I just don't see the point!
"Consider the following scenario: You have a carefully prepared PowerPoint presentation plus a spreadsheet of key ROI numbers to impress a prospective customer on your laptop and, as a security, you have backed up these key files (say on a memory stick). Then, just as you arrive, you accidentally bump into some furniture and knock the laptop. Guess what? You find you can't boot it up let alone access the hard disk (Laptops are susceptible to getting knocked a lot, and the disk drive is often affected). Then you are stymied because your backed-up files cannot be restored, let alone run."
But the "solution" being advertised here doesn't help with this situation!
Having the files backed up on an external USB hard drive is no more useful that having them backed up on an external USB flash drive.
If a machine is available at the customer's site that has the appropriate applications installed (in this example MS Office, so that's about 99.9% of all business PCs) then either backup device just needs to be plugged in to that PC to be up and running.
If the customer does not have a copy of the application available (non-standard application?) then sure you can get your screwdriver out and start fiddling with rebuilding your laptop in front of this prospective client - but I don't think that would impress greatly. There must be a better solution than this!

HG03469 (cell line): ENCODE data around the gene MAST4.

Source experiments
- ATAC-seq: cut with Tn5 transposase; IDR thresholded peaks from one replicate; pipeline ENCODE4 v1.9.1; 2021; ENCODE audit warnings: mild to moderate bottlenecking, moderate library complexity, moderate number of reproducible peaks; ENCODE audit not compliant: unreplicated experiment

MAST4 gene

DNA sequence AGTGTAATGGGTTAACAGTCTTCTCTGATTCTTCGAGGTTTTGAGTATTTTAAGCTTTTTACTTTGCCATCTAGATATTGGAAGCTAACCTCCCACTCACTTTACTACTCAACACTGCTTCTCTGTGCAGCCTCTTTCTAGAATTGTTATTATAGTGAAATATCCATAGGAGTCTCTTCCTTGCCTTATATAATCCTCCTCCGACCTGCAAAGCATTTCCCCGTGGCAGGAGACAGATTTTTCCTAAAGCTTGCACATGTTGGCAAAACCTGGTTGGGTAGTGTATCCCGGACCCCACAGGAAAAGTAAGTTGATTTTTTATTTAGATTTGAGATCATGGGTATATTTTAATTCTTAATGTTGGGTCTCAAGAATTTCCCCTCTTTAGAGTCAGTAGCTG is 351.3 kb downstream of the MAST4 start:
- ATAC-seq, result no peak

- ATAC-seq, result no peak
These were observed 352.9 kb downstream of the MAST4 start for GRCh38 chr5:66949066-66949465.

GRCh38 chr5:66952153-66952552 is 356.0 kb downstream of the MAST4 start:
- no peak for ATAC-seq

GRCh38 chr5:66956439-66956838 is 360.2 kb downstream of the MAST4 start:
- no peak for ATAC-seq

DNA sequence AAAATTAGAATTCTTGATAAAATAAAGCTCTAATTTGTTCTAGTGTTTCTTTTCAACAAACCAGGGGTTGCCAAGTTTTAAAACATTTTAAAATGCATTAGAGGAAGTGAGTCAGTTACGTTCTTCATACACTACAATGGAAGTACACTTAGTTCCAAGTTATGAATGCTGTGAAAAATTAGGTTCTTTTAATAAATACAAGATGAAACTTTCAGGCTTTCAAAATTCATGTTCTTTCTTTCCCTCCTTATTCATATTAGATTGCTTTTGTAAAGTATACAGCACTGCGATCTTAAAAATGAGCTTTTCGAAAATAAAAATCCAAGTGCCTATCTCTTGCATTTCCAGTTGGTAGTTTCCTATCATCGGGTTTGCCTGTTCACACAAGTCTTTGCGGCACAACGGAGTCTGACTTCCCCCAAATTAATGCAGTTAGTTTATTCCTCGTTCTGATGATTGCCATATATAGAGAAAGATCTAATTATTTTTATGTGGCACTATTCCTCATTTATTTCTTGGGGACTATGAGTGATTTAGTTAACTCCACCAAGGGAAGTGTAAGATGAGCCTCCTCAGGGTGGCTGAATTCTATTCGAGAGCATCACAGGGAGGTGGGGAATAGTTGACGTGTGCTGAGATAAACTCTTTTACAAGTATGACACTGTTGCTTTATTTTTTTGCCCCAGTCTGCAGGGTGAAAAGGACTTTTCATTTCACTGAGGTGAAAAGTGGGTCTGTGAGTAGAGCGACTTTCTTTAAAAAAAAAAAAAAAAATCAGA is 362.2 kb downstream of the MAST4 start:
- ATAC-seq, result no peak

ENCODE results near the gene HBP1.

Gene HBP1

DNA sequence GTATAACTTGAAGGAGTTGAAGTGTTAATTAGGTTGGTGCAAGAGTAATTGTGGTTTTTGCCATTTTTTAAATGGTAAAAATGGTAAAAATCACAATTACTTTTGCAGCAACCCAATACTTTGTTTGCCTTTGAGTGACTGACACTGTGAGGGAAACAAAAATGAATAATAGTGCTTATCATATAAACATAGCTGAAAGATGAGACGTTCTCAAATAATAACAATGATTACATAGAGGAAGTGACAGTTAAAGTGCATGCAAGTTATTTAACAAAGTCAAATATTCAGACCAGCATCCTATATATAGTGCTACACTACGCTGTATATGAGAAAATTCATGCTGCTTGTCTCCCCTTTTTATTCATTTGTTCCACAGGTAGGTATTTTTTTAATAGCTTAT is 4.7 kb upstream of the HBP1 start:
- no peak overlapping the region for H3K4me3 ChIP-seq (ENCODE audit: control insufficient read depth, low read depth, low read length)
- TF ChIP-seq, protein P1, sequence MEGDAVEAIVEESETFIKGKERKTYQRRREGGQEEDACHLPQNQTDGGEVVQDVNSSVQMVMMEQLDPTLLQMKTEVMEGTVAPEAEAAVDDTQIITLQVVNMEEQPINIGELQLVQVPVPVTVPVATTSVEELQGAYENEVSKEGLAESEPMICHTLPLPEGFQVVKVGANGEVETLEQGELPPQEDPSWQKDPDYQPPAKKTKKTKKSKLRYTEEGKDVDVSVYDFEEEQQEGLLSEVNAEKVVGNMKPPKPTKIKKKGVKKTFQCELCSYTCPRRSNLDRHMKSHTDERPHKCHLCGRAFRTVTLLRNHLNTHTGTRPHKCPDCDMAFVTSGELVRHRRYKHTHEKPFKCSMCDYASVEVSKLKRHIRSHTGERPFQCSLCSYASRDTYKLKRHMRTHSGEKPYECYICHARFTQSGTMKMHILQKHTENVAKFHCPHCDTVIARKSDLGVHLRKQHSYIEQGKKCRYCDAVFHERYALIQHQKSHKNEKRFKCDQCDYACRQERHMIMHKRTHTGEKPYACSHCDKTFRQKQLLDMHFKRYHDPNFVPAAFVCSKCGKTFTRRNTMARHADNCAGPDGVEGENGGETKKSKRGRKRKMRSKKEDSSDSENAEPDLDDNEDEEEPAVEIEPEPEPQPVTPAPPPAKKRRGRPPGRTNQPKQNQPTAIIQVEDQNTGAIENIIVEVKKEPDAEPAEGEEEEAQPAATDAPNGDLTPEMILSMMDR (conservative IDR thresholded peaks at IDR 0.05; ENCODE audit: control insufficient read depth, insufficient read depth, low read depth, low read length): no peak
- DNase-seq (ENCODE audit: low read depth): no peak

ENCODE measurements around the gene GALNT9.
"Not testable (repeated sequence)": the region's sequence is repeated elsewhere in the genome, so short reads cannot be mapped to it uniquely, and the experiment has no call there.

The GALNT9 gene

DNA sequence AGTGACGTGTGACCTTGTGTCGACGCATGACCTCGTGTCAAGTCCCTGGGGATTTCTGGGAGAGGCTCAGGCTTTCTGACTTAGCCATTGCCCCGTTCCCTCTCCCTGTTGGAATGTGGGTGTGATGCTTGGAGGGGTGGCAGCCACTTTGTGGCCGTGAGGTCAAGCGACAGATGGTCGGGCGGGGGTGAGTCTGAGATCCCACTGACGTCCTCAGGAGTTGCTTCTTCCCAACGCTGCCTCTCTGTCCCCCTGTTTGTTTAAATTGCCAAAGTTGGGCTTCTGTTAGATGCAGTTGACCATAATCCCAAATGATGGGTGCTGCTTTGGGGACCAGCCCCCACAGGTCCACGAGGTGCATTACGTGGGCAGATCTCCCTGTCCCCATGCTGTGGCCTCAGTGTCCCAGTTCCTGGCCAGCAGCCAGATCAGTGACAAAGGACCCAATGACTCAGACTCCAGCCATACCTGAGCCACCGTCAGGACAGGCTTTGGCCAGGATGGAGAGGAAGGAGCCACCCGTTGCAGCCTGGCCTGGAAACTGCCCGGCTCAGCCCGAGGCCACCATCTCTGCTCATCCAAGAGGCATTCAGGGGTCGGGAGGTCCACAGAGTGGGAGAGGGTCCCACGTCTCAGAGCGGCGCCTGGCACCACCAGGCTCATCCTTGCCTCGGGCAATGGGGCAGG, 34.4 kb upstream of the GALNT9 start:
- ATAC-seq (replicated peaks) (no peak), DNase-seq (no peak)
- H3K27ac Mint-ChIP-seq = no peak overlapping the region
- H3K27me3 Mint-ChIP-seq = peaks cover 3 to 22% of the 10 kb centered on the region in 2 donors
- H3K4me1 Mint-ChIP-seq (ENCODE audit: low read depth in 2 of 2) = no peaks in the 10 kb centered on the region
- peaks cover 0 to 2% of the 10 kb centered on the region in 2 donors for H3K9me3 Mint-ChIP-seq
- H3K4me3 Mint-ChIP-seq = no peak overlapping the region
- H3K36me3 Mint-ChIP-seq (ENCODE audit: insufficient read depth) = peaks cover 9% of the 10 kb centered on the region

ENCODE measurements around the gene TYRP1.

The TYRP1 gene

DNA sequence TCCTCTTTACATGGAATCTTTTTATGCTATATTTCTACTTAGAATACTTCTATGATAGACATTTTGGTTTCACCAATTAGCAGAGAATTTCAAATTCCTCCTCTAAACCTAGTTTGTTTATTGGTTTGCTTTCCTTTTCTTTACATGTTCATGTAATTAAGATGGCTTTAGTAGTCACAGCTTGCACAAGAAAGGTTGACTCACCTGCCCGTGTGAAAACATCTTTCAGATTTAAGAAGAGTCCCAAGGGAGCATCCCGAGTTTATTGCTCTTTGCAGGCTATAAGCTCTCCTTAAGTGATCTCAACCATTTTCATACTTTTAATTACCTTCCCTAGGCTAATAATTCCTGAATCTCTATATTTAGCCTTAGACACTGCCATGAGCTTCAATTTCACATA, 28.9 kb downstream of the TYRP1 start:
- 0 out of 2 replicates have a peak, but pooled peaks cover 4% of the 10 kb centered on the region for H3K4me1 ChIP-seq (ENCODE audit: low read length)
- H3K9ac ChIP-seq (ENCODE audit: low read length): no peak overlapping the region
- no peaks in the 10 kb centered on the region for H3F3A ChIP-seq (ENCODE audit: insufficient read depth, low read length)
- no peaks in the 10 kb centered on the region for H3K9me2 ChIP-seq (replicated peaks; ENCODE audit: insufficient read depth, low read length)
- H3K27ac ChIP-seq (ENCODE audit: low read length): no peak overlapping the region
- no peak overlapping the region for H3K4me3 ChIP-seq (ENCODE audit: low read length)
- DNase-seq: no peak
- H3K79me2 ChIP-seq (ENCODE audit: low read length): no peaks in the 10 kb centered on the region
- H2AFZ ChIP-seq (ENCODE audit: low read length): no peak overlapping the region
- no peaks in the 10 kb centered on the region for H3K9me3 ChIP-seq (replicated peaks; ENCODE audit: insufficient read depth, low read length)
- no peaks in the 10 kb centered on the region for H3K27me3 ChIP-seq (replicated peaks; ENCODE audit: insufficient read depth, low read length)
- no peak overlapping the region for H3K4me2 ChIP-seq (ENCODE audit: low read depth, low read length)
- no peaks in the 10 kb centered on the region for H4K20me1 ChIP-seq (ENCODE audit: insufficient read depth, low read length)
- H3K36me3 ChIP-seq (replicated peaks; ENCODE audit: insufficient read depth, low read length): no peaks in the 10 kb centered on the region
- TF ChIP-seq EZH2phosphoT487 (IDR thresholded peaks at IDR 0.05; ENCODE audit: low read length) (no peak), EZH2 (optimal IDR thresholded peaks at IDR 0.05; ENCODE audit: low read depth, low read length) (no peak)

Maybe companies that do demonstrations or presentations at client sites that require applications that will not be available at those sites, can't run from a flash drive or standard USB hard drive, can't run from a CD-ROM or DVD-ROM or be installed quickly to a borrowed PC, and where the presentation is going to be given by a single person or a team that all share one laptop and that computer is delicate enough that the hard drive has a high probability of failing, yet the screen, keyboard, battery PSU etc. can be 100% relied upon, and the customer is not understanding enough to reschedule if there is a problem (but can sit thumb-twiddling for 20 minutes while an un-trained salesperson performs a hard-drive transplant)... then it may be worth it.